1. Health Status

Overworking your dog, exposure to unhealthy environments, or a poor diet can affect your pet’s health. Common health conditions among GSD are panosteitis, elbow and hip dysplasia, and diabetes. All of these conditions drop your GSD’s speed, so ensure regular vet check-ups and a proper diet.

Tips To Help Your German Shepherd Run Faster

  • Provide a proper diet for your pet
  • Avoid feeding highly processed food items
  • Create time for quality exercise
  • Keep the pet hydrated
  • Train with agility courses
  • Ensure your pet sleeps and rests well
  • Ensure regular health check-ups

Wrapping-Up: Safety Considerations

Safety Considerations for German Shepherd
  1. Help Your Dog Maintain a Healthy Weight

Maintaining a healthy weight is a function of a healthy lifestyle in terms of a balanced, well-planned diet and consistent exercise. German Shepherds are a large breed, so growing big is expected. However, a 1-year-old dog weighing over 100 pounds is definitely not good. In the same vein, a 1-year-old German Shepherd shouldn’t weigh less than 60 pounds (male or female). A simple way to be sure of your pet’s weight is to check regularly using the body and muscle condition scoring system. For more accurate figures, use a scale or visit the Vet.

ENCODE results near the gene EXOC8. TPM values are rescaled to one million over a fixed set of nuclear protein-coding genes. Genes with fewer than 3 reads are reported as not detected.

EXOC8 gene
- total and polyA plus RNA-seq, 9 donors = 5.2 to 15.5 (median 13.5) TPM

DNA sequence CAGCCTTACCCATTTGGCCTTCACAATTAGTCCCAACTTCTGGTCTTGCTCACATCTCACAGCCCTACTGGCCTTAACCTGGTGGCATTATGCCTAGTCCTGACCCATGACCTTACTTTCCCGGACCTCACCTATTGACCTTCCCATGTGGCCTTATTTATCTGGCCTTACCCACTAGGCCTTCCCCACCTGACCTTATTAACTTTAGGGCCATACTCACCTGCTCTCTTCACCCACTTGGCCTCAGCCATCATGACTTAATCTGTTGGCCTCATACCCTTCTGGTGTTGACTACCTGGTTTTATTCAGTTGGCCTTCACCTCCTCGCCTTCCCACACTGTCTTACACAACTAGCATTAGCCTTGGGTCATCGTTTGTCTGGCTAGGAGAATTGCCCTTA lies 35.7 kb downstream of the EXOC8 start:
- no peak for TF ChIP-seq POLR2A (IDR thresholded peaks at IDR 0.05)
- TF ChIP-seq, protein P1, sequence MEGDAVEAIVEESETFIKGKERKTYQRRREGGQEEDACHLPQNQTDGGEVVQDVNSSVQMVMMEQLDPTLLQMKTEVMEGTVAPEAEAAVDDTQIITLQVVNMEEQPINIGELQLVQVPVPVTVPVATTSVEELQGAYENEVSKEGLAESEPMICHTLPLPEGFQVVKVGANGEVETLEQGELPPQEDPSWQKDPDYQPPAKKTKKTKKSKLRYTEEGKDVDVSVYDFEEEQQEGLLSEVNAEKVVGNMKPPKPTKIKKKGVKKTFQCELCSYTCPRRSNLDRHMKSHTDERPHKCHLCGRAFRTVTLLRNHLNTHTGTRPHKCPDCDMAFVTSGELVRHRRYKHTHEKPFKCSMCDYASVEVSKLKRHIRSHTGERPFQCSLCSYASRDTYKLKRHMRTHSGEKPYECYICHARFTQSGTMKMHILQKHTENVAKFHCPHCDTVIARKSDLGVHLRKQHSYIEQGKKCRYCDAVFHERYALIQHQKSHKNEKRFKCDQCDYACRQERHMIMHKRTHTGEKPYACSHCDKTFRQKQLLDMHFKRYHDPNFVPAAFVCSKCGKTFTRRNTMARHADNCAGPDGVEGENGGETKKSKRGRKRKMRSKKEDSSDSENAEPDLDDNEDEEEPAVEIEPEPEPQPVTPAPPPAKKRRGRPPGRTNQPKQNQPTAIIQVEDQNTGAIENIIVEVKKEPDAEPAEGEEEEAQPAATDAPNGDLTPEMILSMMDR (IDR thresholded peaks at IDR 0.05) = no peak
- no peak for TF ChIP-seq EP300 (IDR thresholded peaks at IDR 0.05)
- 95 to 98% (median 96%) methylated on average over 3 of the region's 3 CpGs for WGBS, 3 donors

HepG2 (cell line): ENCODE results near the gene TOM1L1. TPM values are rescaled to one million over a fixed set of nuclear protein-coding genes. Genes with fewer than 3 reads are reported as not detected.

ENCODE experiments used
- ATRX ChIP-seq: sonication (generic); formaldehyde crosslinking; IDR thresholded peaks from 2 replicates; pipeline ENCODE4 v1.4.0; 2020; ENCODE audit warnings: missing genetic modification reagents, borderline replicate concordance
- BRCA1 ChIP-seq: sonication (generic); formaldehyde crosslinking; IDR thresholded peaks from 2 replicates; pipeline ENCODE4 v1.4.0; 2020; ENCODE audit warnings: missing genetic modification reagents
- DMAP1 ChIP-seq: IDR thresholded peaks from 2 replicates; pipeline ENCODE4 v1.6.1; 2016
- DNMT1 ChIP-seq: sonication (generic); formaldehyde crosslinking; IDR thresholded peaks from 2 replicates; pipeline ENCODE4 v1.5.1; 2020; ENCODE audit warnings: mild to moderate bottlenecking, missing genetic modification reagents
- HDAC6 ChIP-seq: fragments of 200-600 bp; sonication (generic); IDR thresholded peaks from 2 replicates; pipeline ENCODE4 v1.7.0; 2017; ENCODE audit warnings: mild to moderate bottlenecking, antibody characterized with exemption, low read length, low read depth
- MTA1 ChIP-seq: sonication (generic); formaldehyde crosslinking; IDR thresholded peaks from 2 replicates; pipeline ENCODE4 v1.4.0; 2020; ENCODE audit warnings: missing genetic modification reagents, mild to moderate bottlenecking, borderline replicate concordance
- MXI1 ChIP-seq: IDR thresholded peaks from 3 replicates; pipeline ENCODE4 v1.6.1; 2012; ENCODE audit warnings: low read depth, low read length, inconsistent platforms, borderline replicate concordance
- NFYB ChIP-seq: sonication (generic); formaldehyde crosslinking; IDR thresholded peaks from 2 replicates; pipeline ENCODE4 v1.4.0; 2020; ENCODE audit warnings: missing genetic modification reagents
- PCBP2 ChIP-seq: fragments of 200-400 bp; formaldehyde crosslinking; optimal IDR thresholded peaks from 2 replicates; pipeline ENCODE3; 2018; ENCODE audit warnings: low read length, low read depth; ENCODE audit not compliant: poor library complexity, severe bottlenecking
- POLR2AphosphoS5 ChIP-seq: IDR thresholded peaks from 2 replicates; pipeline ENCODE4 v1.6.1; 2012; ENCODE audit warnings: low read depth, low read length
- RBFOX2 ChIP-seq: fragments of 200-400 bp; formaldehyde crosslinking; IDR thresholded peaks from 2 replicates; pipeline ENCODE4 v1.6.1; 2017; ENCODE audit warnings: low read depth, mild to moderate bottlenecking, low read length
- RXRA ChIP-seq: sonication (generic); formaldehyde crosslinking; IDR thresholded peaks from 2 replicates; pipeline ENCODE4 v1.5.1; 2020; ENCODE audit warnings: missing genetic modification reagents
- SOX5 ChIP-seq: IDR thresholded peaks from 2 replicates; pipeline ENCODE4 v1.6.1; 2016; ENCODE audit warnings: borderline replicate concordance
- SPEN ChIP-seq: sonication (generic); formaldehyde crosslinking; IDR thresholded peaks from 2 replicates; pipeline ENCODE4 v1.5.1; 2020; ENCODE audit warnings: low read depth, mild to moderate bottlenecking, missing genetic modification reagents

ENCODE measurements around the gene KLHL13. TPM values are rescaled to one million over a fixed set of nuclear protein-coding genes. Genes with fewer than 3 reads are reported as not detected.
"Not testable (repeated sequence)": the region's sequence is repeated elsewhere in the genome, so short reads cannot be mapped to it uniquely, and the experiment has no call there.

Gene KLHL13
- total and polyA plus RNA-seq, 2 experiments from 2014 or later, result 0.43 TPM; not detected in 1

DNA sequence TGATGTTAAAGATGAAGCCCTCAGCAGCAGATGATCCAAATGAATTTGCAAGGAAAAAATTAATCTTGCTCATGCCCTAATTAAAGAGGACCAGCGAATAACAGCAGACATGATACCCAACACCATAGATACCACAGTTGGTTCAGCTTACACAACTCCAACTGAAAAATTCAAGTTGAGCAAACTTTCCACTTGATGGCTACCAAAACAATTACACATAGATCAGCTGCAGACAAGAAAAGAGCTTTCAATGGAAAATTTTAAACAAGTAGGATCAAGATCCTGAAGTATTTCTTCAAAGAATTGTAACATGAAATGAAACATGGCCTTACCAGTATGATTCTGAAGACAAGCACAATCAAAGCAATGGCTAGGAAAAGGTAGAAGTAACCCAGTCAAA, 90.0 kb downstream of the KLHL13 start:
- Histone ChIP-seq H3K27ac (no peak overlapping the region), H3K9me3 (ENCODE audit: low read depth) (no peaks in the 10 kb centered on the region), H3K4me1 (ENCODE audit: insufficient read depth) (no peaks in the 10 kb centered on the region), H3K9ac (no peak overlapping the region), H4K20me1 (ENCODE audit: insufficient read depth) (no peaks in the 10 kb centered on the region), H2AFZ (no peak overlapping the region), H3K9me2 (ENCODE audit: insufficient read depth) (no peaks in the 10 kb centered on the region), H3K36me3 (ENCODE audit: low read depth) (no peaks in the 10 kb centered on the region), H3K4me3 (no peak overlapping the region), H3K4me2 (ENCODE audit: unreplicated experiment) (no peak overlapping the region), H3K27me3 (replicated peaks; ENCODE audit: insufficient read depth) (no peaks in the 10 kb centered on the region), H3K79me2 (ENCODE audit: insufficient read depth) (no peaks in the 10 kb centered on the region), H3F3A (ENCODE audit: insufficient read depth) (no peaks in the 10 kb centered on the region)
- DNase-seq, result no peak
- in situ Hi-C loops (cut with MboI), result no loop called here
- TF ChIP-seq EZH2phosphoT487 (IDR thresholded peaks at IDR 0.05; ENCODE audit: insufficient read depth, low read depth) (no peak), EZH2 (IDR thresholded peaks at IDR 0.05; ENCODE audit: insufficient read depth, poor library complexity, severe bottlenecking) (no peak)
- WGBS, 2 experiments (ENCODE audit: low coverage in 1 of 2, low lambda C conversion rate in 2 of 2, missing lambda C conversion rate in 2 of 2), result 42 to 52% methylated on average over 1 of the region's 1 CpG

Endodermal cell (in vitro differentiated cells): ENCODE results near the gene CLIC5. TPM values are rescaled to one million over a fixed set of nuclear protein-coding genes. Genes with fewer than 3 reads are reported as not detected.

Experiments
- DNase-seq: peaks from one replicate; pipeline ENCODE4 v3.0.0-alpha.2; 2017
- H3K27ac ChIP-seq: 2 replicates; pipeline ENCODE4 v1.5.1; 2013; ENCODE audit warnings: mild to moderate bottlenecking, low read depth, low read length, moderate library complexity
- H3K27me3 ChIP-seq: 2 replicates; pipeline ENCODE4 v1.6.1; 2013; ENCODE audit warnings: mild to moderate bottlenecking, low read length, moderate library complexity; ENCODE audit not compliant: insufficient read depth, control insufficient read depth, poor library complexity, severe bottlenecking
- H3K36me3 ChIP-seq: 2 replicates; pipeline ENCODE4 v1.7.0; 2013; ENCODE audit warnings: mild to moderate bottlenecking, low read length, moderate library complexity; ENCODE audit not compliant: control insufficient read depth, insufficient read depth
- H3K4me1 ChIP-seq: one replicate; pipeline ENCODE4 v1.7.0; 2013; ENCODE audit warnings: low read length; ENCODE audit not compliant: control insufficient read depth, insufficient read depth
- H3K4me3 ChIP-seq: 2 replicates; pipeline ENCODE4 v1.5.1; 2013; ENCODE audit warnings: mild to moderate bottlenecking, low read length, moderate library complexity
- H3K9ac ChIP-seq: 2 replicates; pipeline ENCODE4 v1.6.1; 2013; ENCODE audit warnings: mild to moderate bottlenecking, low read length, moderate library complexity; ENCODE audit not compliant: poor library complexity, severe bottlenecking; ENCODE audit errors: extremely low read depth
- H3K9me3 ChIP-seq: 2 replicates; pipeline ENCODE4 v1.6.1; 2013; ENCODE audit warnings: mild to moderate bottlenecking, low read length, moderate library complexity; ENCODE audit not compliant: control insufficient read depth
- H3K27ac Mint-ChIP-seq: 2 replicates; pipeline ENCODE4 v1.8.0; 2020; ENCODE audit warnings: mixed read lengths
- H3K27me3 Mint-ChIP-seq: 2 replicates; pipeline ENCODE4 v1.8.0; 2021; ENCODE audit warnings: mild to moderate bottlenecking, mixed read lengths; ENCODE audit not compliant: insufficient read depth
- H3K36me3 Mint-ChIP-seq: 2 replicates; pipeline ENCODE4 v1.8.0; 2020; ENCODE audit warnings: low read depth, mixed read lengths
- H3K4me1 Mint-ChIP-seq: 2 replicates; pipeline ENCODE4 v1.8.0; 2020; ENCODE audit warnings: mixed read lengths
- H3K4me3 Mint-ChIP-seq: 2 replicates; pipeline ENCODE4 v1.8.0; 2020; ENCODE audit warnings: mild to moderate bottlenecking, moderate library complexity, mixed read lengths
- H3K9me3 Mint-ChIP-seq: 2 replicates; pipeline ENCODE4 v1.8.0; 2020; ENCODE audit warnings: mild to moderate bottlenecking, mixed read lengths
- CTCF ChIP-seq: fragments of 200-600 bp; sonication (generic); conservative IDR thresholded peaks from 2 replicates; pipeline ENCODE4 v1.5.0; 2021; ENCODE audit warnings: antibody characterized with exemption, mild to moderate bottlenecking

1. Watch out for Hip Dysplasia

This is a skeletal condition common in large-breed dogs. It’s as simple as a misfit in the hip’s ball and socket joint due to poor development. By implication, the bones rub against each other, causing severe pain. Genetics play a major role here, but other factors include unbalanced nutrition, an overly strenuous exercise routine, and obesity. Symptoms of hip dysplasia include enlarged shoulder muscles, inability to walk for long, limping, loss of muscle mass, etc. While it can be managed through weight reduction, reduced exercise, physical therapy, and joint and anti-inflammatory supplements, we strongly advise you consult a veterinarian.

  1. Prevent Overexertion

German Shepherds are enthusiastic and quite energetic. However, do not mistake enthusiasm for unlimited energy or endurance. Long, intense exercises, especially in hot weather conditions, can lead to dehydration, exhaustion, and heatstroke. So pay close attention to their activity and breathing. Once you notice heavy panting, lagging behind, or a reluctance to continue training, it’s time to get a break. Offer your GSD little sips of water while training, adequate rest periods, and less exercise in hot weather.

Brenda Thompson

Brenda Thompson is an expert in dog behavior with more than a decade of experience who is also passionate about working with cats and birds. Besides contributing pet content to The petdogplanet.com, she's a Certified Dog Behavior Consultant. Brenda received her Bachelor of Science from Colorado College in 2014. She has taken classes on writing and remote animal behavior consulting in addition to classes on how to deal with aggressive dogs and problems with litter boxes. In 2016, she got her dog behavior consulting certification and joined the International Association of Animal Behavior Consultants.